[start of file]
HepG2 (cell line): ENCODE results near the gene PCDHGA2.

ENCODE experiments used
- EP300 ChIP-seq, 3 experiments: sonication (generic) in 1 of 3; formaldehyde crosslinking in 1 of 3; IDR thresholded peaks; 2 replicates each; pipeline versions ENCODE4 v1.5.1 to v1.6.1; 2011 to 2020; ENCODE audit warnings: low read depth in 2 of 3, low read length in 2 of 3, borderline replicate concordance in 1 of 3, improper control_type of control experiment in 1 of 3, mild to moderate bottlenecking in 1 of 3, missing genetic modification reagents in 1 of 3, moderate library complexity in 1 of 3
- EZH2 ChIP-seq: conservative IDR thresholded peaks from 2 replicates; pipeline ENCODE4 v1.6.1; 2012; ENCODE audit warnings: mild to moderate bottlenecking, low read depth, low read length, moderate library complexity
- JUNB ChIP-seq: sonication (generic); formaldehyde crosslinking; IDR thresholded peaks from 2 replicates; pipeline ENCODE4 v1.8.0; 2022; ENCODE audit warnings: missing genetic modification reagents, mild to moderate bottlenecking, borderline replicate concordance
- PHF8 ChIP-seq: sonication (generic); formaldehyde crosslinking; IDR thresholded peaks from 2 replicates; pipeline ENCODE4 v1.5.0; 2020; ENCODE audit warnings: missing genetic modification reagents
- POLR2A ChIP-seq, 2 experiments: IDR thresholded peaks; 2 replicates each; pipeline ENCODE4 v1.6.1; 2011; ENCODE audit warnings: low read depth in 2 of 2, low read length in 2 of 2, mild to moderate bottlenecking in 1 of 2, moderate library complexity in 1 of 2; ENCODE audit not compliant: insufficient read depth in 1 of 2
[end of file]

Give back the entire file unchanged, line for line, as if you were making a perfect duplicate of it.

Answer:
HepG2 (cell line): ENCODE results near the gene PCDHGA2.

ENCODE experiments used
- EP300 ChIP-seq, 3 experiments: sonication (generic) in 1 of 3; formaldehyde crosslinking in 1 of 3; IDR thresholded peaks; 2 replicates each; pipeline versions ENCODE4 v1.5.1 to v1.6.1; 2011 to 2020; ENCODE audit warnings: low read depth in 2 of 3, low read length in 2 of 3, borderline replicate concordance in 1 of 3, improper control_type of control experiment in 1 of 3, mild to moderate bottlenecking in 1 of 3, missing genetic modification reagents in 1 of 3, moderate library complexity in 1 of 3
- EZH2 ChIP-seq: conservative IDR thresholded peaks from 2 replicates; pipeline ENCODE4 v1.6.1; 2012; ENCODE audit warnings: mild to moderate bottlenecking, low read depth, low read length, moderate library complexity
- JUNB ChIP-seq: sonication (generic); formaldehyde crosslinking; IDR thresholded peaks from 2 replicates; pipeline ENCODE4 v1.8.0; 2022; ENCODE audit warnings: missing genetic modification reagents, mild to moderate bottlenecking, borderline replicate concordance
- PHF8 ChIP-seq: sonication (generic); formaldehyde crosslinking; IDR thresholded peaks from 2 replicates; pipeline ENCODE4 v1.5.0; 2020; ENCODE audit warnings: missing genetic modification reagents
- POLR2A ChIP-seq, 2 experiments: IDR thresholded peaks; 2 replicates each; pipeline ENCODE4 v1.6.1; 2011; ENCODE audit warnings: low read depth in 2 of 2, low read length in 2 of 2, mild to moderate bottlenecking in 1 of 2, moderate library complexity in 1 of 2; ENCODE audit not compliant: insufficient read depth in 1 of 2